Synthesis of Esters

Introduction:

The perception of flavor is a complicated physiological and psychological response that incorporates the sight, smell, taste, and texture of an object.  A large portion of the perceived flavor of a food actually comes from its fragrance.  Remember your last cold?  How did things taste?  Many foods, including spearmint gum and onions, do not have a 'taste' at all if your sense of smell is impaired.

The major components of most flavors and fragrances are a class of compounds known as esters.  Esters are derived from the reaction of carboxylic acids and alcohols.  Most aromas are not single compounds, but complex mixtures.  For example, over 200 esters have been identified in the 'rich aroma' of coffee.  However, several common fragrances have a major ester component.  The figure below shows the structure of some common flavors and fragrances:


The flavor and fragrance of many foods are 'enhanced' by adding these esters. 

Esters can be prepared through a wide variety of synthetic routes.  Several of the most common are shown below:





Purpose
:

The purpose of this experiment is to synthesis some common esters which are used as artificial fruit essences and components of perfumes.  You will choose an ester from the figure above and synthesis it using both the Fischer esterification and the acid chloride methods.  As you can see, the Fischer esterification is an equilibrium process while the acid chloride is not.  Finally, you will use your sense of smell, boiling point, IR, and TLC to help determine the purity of your product.
 

Procedure
:

Before you come into lab, make sure you have filled in your table of reagents and products.  You will need these values (particularly the molecular formula and molecular weight) to determine the identify of your products and to calculate your final yield.  You will also need to come to lab with IRs of your starting materials and expected product(s) already in your notebooks.  Finally, it is important that you know exactly what you are going to be doing so you can work more efficiently:


Fischer Esterification:

  1. Use your largest test tube, a one-holed stopper, and a Pasteur pipet to construct the reaction vessel (see figure above).  Be very CAREFUL inserting the pipet into the stopper.
  2. Add 25 mmol of the acid, 12.5 mmol of the alcohol, a boiling chip, and 8-10 drops of concentrated sulfuric acid to the test tube.
  3. Position the test tube in your aluminum bead bath and begin to heat.  Position the stopper and pipet on top of the test tube as an air condenser.
  4. Reflux for 30 minutes and adjust the heat as needed to maintain the reflux line about half way up the test tube.
  5. Cool the reaction mixture in an ice bath to below room temperature.
  6. Carefully add 5 mL of water to the mixture with stirring.
  7. Carefully add 5 mL of saturated sodium carbonate (drop wise) to the mixture.  Continue to add 1 mL portions of saturated sodium carbonate until no additional evolution of gas is seen.
  8. Add 3 mL of diethyl ether to the test tube and gently swirl the mixture.  Allow the layers to separate.
  9. Transfer the organic layer to a centrifuge tube with a Pasteur pipet.
  10. Dry the organic layer with magnesium sulfate and centrifuge.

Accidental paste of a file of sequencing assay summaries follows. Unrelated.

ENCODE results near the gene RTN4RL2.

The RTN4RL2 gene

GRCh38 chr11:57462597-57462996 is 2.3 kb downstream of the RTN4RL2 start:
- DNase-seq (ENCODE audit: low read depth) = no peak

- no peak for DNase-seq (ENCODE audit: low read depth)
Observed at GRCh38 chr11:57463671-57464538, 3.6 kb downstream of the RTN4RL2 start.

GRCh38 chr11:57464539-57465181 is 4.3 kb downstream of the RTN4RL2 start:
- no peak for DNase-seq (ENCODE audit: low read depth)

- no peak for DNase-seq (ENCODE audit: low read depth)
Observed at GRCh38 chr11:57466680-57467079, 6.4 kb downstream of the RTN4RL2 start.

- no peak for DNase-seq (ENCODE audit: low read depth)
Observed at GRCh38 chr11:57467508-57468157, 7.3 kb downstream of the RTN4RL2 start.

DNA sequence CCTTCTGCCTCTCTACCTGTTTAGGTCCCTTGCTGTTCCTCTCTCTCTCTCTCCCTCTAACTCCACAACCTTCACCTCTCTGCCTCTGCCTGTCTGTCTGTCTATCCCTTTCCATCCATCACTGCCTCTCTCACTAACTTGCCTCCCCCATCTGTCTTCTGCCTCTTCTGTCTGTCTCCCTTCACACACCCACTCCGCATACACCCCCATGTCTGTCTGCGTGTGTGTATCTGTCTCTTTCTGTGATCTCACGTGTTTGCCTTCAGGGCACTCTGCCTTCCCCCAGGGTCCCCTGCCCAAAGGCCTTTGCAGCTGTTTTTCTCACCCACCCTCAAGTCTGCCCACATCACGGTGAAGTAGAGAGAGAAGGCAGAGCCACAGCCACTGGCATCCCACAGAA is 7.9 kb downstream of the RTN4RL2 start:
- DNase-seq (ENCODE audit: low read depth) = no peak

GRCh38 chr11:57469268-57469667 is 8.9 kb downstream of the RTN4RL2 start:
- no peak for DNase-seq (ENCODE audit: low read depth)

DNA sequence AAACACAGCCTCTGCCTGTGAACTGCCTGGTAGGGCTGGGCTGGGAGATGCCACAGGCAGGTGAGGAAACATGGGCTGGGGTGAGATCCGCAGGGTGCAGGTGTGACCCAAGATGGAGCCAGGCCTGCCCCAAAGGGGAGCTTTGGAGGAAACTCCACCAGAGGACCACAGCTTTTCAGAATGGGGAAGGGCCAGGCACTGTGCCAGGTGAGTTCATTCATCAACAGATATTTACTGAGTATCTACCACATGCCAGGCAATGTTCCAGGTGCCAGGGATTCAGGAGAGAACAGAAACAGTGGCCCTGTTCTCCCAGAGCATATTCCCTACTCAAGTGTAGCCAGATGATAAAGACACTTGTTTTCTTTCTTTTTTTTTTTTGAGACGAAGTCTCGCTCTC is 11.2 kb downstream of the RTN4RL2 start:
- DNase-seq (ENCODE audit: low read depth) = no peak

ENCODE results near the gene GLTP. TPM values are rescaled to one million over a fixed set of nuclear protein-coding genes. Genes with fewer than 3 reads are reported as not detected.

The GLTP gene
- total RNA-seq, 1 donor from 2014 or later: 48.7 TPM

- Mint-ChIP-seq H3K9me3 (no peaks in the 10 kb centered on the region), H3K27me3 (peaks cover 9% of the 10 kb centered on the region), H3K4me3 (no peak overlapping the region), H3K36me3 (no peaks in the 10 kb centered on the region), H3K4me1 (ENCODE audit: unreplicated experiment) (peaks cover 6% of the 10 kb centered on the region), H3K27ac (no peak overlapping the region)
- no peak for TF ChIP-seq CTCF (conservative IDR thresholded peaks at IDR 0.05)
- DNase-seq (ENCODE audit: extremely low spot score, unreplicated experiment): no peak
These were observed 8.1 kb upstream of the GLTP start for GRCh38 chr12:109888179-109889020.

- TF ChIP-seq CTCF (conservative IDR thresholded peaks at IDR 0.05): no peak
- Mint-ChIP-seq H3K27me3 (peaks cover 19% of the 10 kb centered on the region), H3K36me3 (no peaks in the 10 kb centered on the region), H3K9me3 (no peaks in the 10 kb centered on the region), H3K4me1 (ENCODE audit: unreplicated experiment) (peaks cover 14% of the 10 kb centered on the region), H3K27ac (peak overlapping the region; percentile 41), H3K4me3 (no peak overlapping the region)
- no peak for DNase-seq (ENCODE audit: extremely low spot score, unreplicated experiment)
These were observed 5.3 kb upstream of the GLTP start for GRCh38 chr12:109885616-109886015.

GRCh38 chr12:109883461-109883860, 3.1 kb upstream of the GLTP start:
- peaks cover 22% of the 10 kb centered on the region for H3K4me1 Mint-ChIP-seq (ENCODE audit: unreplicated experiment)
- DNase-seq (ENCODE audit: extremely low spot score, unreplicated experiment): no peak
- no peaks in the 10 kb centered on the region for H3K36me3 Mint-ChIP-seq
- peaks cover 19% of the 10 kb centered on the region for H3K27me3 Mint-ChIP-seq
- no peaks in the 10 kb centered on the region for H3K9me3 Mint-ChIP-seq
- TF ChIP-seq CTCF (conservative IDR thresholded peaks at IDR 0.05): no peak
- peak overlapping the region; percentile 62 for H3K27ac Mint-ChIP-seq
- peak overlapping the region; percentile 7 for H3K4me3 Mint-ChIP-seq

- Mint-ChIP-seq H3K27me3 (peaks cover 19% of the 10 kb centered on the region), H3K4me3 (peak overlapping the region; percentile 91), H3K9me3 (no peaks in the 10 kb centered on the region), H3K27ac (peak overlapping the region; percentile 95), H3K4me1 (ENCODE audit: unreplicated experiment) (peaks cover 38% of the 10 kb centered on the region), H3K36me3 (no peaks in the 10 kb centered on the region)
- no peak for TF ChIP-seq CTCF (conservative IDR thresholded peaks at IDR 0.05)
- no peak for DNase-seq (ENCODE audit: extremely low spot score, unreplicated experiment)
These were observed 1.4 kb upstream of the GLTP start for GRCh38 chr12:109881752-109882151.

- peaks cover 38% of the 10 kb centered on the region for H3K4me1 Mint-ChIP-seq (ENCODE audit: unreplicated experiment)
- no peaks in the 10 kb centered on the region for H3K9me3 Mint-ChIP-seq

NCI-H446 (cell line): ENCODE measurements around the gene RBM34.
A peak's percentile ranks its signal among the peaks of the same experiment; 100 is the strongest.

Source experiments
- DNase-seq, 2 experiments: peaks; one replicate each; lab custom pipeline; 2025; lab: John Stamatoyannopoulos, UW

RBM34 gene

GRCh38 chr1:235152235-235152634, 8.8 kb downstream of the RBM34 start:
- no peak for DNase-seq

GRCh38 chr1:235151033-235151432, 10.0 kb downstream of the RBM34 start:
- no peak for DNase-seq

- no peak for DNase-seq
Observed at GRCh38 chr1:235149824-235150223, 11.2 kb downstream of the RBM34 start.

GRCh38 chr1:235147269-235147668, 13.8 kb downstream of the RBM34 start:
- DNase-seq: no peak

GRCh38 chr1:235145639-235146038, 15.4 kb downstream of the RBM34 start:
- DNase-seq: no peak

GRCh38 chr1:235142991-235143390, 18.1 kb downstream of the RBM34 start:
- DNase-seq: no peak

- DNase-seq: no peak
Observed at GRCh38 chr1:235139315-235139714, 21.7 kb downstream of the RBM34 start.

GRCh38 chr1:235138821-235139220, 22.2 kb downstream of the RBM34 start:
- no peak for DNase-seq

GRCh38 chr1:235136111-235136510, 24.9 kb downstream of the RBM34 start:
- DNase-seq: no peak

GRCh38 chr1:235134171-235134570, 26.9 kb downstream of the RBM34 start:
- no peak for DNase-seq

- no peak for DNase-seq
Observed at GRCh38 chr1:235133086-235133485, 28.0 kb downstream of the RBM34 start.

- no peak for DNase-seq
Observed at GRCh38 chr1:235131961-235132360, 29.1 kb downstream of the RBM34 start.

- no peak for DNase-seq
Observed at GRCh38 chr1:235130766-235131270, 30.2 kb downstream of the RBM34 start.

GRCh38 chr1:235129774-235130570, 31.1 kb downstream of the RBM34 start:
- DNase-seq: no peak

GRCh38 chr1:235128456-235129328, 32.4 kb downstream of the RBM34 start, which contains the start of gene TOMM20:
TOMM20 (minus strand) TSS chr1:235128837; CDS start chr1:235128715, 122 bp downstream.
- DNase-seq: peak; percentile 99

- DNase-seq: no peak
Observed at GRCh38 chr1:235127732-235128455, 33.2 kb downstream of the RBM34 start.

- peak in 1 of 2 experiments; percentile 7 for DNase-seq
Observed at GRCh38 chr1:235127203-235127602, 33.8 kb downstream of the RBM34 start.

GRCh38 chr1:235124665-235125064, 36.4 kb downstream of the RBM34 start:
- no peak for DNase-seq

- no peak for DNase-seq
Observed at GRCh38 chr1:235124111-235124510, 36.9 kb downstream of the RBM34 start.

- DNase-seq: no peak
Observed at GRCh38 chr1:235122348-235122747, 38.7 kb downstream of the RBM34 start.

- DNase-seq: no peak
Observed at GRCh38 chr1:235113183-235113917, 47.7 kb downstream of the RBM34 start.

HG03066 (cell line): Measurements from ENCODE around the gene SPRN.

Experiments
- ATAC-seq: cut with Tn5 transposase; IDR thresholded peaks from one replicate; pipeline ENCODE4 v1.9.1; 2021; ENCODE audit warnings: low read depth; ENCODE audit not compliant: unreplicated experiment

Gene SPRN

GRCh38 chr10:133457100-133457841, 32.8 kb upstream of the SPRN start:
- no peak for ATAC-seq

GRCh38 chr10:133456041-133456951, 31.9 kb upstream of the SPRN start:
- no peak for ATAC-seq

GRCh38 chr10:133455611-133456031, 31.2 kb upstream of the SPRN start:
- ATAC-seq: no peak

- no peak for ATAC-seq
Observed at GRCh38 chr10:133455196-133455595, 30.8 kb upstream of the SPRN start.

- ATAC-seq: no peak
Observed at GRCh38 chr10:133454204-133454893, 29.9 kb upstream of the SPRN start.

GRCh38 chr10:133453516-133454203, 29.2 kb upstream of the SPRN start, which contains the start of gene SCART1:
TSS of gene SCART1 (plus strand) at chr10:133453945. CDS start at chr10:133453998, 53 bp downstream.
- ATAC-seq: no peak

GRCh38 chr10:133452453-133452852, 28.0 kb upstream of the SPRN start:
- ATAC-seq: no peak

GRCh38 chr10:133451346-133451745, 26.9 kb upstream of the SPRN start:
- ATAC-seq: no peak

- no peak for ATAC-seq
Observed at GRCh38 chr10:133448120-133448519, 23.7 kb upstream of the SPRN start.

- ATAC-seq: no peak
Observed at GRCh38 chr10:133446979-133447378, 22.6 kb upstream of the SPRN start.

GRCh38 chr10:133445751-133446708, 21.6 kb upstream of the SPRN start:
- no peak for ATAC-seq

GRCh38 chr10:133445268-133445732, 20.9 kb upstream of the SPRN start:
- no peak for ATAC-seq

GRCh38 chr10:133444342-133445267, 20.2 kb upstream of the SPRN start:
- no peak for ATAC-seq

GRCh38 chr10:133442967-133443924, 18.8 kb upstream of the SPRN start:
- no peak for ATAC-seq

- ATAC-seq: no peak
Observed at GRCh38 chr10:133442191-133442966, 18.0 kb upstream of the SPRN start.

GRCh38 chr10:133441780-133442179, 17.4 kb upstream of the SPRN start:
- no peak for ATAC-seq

11. Transfer the dry organic layer into a clean, dry, PRE WEIGHED screw top vial.
  12. Place the vial in your aluminum bead bath at very low heat and evaporate the ether.  Place your snorkel hood to remove the ether vapors.
  13. Weigh the vial to determine your yield. 
  14. Carefully smell the product and describe.
  15. Determine the purity of your product by comparing your IR and boiling point to the literature.  Also conduct a TLC determination.

Acid Chloride Esterification:

  1. Carefully clean and dry your largest test tube.  You will need to CAREFULLY flame dry it to make sure all traces of water have been removed.
  2. Add 25 mmol of the acid to the test tube.
  3. Add an excess (a few drops more the required 25 mmol) of thionyl chloride to the acid in the test tube.
  4. Position the test tube in your aluminum bead bath and heat for 15 minutes.  Position the stopper and pipet on top of the test tube as an air condenser.
  5. Carefully add 12.5 mmol of the alcohol to the reaction mixture.
  6. Cool the reaction mixture in an ice bath to below room temperature.
  7. Carefully add 5 mL of water to the mixture with stirring.
  8. Carefully add 5 mL of saturated sodium carbonate (drop wise) to the mixture.  Continue to add 1 mL portions of saturated sodium carbonate until no additional evolution of gas is seen.
  9. Add 3 mL of diethyl ether to the test tube and gently swirl the mixture.  Allow the layers to separate.
  10. Transfer the organic layer to a centrifuge tube with a Pasteur pipet.
  11. Dry the organic layer with magnesium sulfate and centrifuge.
  12. Transfer the dry organic layer into a clean, dry, PRE WEIGHED screw top vial.
  13. Place the vial in your aluminum bead bath at very low heat and evaporate the ether.  Place your snorkel hood to remove the ether vapors.
  14. Weigh the vial to determine your yield. 
  15. Carefully smell the product and describe.
  16. Determine the purity of your product by comparing your IR and boiling point to the literature.  Also conduct a TLC determination.

TLC:

  1. Create a developing chamber by adding approximately 5 mL of developing solvent (hexanes) to a 150 mL beaker and covering it with plastic wrap.
  2. Dissolve a small amount of each starting material and each product in methylene chloride.
  3. Use a micro pipet to spot a sample of your starting materials and each of your products at the origin of the TLC plate.  (See this link TLC for more details).
  4. Develop the plate and record your observations (including drawings of the TLC plate) and Rf factors under UV light, and the iodine tank.


Conclusions
:

 (Updated 3/30/04 by C.R. Snelling)